Study of the role of glucosylceramide in cutaneous melanoma


Patricia Dubot

Team Melasphinx Ceramide metabolism in melanoma: from basic mechanisms to immunotherapy


Cutaneous melanoma (CM) is the most severe skin cancer whom the incidence is keeping growing. Despite of the remarkable improvement of CM management thanks to the development of targeted therapies and immune checkpoint inhibitors, the prognostic of CM patients remains still bad. Some
alterations in sphingolipid (SL) metabolism have been described in CM by our research team and others. These alterations could be involved in the tumoral development and the drug resistance, and hinge on a decrease of ceramide production, considered as an anti-oncometabolite and on an increase of sphingosine-1-phosphate production, considered as an oncométabolite. Glucosylceramidase (GCase), encoded by GBA gene, is a lysosomal enzyme, which hydrolyze glucosylceramide (GlcCer) into ceramide, the last step of SL catabolism. The analysis of exome from MC patients has revealed missense mutations in GBA gene. GCase deficiency results in Gaucher disease (GD), a lysosomal storage disease, in which patients display an organomegaly with or without a neurological involvement. The clinical presentation would result from the accumulation of undegraded GlcCer and of GlcSph corresponding with its deacylated form. Moreover, the patient with GD have an increase of risk for developing a cancer, including CM. The involvement of these lipids is evoked. On the other hand, mutations in GBA gene at homozygous or heterozygous state are a risk factor for developing Parkinson disease (PD), a neurodegenerative disorder, in which, alpha-synuclein aggregates are found in neurons. The accumulation of GlcCer and GlcSph, due to GCase deficiency, would promote alpha-synuclein aggregation. Interestingly, patients with PD have also a greater risk for developing CM. Thus, alphasynuclein aggregates, secondary to GCase deficiency, could be involved in CM development.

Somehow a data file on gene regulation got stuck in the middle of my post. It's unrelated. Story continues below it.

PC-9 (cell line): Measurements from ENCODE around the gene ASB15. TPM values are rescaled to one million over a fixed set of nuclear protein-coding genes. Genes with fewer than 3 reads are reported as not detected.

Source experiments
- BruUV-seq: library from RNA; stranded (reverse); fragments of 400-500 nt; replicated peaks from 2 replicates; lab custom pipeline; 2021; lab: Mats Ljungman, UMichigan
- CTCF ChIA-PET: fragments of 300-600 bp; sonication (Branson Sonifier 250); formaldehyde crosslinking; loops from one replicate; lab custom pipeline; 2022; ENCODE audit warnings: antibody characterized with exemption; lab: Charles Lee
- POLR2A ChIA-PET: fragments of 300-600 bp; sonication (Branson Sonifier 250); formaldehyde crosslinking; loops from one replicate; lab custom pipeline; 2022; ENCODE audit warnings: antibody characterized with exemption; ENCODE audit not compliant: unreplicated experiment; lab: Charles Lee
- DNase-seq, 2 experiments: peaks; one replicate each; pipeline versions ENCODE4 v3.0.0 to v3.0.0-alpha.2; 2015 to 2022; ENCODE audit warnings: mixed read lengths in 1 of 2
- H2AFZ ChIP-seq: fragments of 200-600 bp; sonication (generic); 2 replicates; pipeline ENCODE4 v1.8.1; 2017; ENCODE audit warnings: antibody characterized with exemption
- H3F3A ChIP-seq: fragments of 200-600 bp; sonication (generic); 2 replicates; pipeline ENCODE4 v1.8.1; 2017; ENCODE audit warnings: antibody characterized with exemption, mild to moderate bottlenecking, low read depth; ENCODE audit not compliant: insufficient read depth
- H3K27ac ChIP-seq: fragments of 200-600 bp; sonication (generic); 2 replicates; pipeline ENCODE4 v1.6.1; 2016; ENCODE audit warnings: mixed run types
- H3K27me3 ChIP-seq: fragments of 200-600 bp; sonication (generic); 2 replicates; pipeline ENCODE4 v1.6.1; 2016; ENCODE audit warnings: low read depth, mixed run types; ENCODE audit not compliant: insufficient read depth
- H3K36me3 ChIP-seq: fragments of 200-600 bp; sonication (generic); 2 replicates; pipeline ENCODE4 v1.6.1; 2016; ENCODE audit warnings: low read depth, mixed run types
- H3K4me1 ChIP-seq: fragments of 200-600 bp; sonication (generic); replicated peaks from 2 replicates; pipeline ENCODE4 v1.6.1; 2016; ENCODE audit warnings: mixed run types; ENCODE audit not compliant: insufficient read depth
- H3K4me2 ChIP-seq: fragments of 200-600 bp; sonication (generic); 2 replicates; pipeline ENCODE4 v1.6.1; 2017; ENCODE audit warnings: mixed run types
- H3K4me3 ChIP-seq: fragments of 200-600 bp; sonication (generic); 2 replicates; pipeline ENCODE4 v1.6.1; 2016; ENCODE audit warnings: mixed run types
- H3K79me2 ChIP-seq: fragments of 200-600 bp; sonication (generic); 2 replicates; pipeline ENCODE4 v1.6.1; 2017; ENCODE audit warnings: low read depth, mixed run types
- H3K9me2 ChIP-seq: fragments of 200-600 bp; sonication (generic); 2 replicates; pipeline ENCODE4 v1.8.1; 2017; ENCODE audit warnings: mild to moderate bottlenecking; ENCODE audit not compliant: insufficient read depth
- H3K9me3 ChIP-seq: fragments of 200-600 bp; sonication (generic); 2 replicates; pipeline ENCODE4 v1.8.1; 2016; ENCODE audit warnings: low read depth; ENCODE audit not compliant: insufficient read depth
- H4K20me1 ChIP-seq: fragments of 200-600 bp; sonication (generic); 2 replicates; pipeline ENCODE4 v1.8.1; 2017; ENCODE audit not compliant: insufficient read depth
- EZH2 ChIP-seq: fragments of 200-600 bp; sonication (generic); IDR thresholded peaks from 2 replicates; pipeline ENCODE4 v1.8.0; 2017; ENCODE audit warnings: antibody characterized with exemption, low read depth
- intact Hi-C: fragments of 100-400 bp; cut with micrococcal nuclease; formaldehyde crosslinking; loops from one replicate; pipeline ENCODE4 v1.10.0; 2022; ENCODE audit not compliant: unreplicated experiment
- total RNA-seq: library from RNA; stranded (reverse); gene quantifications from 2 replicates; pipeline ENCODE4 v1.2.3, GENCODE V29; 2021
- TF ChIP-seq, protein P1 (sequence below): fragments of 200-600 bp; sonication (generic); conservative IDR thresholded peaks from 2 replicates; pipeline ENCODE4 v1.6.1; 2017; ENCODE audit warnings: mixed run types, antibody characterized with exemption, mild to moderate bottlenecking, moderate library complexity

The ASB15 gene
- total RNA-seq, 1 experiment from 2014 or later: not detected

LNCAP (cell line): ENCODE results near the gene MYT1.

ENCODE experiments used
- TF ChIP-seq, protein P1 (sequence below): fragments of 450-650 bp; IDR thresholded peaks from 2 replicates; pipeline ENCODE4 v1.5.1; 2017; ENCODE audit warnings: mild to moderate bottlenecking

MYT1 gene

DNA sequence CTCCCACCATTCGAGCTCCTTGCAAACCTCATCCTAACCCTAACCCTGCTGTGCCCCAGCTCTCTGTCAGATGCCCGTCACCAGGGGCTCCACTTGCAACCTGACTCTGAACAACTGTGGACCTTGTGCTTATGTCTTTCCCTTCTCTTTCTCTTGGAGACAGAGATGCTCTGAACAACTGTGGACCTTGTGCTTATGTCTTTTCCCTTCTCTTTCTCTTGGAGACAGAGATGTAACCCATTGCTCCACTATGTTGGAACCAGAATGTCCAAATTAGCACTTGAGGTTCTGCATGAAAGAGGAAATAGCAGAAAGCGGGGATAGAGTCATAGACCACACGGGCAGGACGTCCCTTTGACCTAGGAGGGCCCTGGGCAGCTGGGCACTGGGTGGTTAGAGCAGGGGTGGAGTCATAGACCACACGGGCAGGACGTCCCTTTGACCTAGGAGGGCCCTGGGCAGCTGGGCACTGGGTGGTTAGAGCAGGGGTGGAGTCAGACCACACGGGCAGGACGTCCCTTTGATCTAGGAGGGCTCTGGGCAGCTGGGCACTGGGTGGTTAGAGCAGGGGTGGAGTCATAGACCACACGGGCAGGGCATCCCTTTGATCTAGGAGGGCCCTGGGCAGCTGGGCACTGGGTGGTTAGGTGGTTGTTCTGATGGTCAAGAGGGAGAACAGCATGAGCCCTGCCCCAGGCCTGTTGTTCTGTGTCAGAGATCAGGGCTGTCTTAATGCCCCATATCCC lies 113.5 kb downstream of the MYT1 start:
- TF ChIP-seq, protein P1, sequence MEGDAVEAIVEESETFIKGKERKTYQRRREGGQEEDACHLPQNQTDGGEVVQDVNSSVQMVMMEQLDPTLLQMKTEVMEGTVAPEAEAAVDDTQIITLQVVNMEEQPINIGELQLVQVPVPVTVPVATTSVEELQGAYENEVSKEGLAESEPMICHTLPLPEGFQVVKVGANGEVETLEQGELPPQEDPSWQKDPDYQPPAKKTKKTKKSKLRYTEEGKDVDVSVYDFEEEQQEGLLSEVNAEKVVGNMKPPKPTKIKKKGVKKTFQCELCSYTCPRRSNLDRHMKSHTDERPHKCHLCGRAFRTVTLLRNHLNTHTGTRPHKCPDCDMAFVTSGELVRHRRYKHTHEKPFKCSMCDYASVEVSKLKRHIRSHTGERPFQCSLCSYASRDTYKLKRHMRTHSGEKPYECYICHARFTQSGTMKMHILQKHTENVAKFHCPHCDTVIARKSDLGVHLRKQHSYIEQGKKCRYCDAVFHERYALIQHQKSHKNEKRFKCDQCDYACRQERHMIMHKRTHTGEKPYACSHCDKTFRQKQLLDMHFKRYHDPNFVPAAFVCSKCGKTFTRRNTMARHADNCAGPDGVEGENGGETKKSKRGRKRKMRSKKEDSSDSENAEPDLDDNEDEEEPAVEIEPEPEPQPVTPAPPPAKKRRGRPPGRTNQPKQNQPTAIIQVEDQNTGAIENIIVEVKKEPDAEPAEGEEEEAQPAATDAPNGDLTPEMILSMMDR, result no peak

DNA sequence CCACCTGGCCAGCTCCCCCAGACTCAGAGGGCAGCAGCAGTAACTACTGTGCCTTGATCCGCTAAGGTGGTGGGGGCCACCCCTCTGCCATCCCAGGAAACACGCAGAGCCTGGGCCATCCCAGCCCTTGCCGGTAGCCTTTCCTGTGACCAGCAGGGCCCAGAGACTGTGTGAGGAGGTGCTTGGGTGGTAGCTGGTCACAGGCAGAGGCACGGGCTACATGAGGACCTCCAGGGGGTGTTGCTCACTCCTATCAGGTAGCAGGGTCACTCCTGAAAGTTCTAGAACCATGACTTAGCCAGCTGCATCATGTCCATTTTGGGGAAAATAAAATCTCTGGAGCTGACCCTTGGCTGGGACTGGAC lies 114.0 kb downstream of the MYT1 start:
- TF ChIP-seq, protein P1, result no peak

Mechanisms underlying between GD and CM remains elusive. Here, our aim is to determine the role of GCase in CM development. For that, human melanoma cell lines (A375) have been used, in which the expression and the catalytic activity of GCase have been reduced by either RNA silencing (shRNA against GBA) or by pharmacological inhibition (Conduritol B Epoxide), and A375 cell lines in which GCase wild type and mutated have been overexpressed by lentiviral transduction. In addition, A375 cell line have been treated by GlcSph in order to study its involvement in cancer development. Cancer cell properties such as cell proliferation, cell cycle and response to drugs have been tested as well as a SL analysis. Alpha-synuclein expression has been also assessed in these different cellular models.

We have shown that the inhibition of expression and/or activity of GCase do not modify cancer cell properties. However, cells treated by GlcSph exhibit a temporary and reversible decrease of cell growth and some of them have become giant multinucleated cells but their function is unknown. As
for assessment of alpha-synuclein expression, technical problems have us hampered to conclude.

Our preliminary results show a potential effect of GlcSph on development of CM and some indications about GlcSph metabolism.


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Thesis defended on 14 December 2021

Find the full text of the thesis on the Paul Sabatier University website


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